The Foundation for Constitutional Democracy

01-Jan-2002

The David Ha’ivri Case - abridged version

Filed under: Democratic Methods — eidelberg @ 5:23 am

Expert Opinion Presented to the Jerusalem Court by
Professor Paul Eidelberg on Behalf of David Ha’ivri

Below is the Introduction and Conclusion of said Opinion. The full text is available here.

Introduction

1. The David Ha’ivri case involves, initially, a clash between two democratic principles: freedom and equality. Printing the picture of Rabbi Kahane on the front of a number of shirts and on the back thereof the slogan “No Arabs No Terror Attacks” manifests the democratic principle of the freedom of expression. Conversely, the phrase “No Arabs No Terror Attacks” has been construed by the prosecution as “racist,” and racism offends the democratic principle of equality.

2. Section 144B of the anti-racism law states that “one who publishes a matter for the purpose of incitement to racism, may be incarcerated for five years”; and that “it does not matter if the publication led to racism or not, and if it contained truth or not.” This means that one may be imprisoned for five years for publishing words which, whether true or not, hurts no one! This is a remarkable infringement on freedom of expression.

3. What makes this infringement all the more remarkable is that whereas publishing the slogan “No Arabs No Terror Attacks” need not harm anyone even if the slogan contains truth, that slogan, if true, threatens the lives of Jews and even Israel’s existence! Which means section 144B of the anti-racist law is based on moral obscurantism. The law clearly implies that freedom of expression in Israel does not include the freedom to publish the truth about the relationship between Arabs and Arab terrorism, hence about this threat to Israel’s existence.

4. Contrast the libertarian position of the Supreme Court. The court recently quashed the Attorney General’s indictment of Talib a-Sana for incitement, when this Arab MK, in an interview on Abu-Dhabi TV, not only praised a suicide bombing attack in Israel but also called for more of the same. What does this ruling have to do with the anti-racism law?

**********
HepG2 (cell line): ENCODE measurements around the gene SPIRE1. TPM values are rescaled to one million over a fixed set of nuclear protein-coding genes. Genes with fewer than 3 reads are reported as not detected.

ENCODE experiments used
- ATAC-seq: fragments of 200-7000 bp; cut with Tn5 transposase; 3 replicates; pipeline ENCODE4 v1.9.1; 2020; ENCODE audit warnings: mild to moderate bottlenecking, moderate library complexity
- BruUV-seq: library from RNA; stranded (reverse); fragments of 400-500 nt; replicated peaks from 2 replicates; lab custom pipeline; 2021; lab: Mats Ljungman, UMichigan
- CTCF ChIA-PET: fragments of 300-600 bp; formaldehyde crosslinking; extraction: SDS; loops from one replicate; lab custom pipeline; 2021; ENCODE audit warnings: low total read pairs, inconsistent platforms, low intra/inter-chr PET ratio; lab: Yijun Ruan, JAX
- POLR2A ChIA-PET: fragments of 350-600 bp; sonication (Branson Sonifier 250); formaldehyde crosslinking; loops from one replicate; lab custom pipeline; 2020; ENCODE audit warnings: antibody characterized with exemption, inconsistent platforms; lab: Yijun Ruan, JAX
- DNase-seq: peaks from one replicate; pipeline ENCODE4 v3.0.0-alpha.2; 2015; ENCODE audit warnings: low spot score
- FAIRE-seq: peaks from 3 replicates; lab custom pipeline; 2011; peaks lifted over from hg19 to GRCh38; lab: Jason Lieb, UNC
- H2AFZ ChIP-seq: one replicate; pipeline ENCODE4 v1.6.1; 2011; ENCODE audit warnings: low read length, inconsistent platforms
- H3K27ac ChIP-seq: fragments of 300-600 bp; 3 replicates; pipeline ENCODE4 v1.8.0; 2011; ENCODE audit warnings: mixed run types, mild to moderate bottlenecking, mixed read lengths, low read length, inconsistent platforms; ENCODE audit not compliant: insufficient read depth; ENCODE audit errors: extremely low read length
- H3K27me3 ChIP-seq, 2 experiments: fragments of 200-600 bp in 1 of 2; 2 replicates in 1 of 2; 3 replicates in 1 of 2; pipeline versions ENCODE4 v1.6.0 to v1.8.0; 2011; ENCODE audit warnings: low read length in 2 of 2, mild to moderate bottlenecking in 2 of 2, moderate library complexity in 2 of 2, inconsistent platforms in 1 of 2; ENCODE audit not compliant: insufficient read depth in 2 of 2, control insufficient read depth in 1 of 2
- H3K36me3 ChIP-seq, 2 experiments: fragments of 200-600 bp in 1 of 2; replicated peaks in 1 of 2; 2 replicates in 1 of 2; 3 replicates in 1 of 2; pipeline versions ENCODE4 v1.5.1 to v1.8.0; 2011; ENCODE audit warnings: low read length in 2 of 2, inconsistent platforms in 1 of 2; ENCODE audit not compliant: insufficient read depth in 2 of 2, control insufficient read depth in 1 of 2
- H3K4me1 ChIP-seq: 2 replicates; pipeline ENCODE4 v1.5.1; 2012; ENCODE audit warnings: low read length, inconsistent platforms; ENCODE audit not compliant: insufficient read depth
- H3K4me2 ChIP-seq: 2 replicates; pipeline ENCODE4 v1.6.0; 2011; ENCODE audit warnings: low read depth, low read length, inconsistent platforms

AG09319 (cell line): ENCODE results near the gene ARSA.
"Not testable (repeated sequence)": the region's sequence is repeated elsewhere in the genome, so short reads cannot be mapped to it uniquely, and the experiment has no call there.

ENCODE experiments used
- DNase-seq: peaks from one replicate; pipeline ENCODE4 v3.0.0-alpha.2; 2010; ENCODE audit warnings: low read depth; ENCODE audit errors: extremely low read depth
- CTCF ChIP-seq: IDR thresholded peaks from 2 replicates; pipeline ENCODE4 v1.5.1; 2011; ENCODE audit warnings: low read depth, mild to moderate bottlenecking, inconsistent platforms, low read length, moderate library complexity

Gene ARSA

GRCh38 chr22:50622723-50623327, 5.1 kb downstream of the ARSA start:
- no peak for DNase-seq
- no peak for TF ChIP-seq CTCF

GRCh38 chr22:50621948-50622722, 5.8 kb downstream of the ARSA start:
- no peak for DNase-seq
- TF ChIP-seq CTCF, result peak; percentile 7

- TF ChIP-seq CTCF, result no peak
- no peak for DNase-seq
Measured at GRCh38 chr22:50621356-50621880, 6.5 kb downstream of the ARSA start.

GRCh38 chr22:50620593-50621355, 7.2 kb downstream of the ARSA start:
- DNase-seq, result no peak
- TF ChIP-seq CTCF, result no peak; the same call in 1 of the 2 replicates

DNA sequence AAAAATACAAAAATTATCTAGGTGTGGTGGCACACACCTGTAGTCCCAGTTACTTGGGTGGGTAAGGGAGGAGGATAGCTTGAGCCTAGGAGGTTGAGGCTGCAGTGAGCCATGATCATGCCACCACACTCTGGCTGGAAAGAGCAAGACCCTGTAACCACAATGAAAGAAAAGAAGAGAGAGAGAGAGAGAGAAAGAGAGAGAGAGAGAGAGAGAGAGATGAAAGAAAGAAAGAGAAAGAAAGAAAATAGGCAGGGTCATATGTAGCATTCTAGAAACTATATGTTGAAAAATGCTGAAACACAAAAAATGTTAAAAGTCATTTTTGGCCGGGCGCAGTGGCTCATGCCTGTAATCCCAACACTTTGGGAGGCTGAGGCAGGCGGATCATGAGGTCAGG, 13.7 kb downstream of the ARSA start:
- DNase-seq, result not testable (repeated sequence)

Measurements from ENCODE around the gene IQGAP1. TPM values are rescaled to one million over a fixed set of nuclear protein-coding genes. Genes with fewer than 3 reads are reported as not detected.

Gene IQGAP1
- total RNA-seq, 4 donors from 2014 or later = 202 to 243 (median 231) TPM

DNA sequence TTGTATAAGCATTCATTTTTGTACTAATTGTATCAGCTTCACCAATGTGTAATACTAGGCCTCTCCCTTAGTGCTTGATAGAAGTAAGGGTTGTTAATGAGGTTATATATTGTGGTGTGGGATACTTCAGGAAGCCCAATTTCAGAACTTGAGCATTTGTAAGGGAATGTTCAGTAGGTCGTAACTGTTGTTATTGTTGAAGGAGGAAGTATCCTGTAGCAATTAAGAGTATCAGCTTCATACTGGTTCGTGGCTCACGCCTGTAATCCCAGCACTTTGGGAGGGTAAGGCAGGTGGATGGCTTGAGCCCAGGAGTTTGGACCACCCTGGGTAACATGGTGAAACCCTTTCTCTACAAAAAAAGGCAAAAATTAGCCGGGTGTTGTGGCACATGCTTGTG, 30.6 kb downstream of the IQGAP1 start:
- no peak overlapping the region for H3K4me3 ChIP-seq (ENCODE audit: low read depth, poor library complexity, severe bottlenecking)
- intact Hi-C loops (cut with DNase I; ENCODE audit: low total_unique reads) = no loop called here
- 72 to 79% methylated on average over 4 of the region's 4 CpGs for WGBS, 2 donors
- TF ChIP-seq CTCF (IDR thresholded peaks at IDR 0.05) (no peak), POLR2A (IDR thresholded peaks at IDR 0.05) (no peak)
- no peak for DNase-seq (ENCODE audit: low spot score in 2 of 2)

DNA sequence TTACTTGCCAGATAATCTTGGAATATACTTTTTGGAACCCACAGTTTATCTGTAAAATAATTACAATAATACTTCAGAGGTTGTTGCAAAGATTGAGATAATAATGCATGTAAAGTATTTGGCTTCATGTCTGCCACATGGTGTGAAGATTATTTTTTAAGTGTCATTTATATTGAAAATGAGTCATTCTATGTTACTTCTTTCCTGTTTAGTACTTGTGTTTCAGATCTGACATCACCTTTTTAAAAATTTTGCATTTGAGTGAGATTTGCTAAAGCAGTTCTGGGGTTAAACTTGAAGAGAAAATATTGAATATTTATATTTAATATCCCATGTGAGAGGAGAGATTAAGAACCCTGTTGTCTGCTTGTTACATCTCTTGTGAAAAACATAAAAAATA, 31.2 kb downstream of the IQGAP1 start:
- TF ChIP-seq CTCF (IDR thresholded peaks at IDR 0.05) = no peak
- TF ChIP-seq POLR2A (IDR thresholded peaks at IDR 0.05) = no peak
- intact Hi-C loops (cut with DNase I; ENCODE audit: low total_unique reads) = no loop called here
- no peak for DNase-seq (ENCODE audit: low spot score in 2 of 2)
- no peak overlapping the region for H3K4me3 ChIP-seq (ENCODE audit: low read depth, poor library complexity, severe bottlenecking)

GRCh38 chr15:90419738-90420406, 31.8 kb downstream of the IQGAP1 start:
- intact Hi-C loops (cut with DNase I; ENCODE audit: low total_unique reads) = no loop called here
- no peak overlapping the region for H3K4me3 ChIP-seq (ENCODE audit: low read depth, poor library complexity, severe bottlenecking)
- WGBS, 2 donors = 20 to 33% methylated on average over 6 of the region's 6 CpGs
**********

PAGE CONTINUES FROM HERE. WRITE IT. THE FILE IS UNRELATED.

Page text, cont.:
5. Although both involve the democratic principle of freedom of expression, the anti-racist law and the Supreme Court ruling in the Talib a-Sana case also implicate the democratic principle of equality.

a. By making it a crime for a member of one ethnic group to publish a matter that degrades another ethnic group, the anti-racist law implies that all ethnic groups are morally equal even if the matter disparaging one group is true. The law is paradoxical. It renders two groups morally equal even if, in respect to terrorism, they are not morally equal! We have here, at first glance, the doctrine of moral equivalence—a doctrine peculiar to democracy.

b. Notice, moreover, that whereas it is illegal to denigrate Arabs by associating them with terrorist acts against Jews, it is not illegal to praise Arabs for perpetrating terrorist acts against Jews! Viewed in this light there is no moral equivalence but moral reversal! In both instances the Jews, not the Arabs, are placed at a racial disadvantage. One may therefore conclude that the anti-racist law as well as the Supreme Court ruling in the Talib a-Sana case are unwittingly racist! While the racist law endangers Jews, the court’s ruling not only endangers them, but also permits their degradation by giving Arab MKs a license to praise Arabs for killing Jews.

Conclusion: The case against David Haivri should be dismissed, and the anti-racist law should either be rescinded or drastically amended so as not to make it illegal to publish the truth about Arab terrorism in Israel.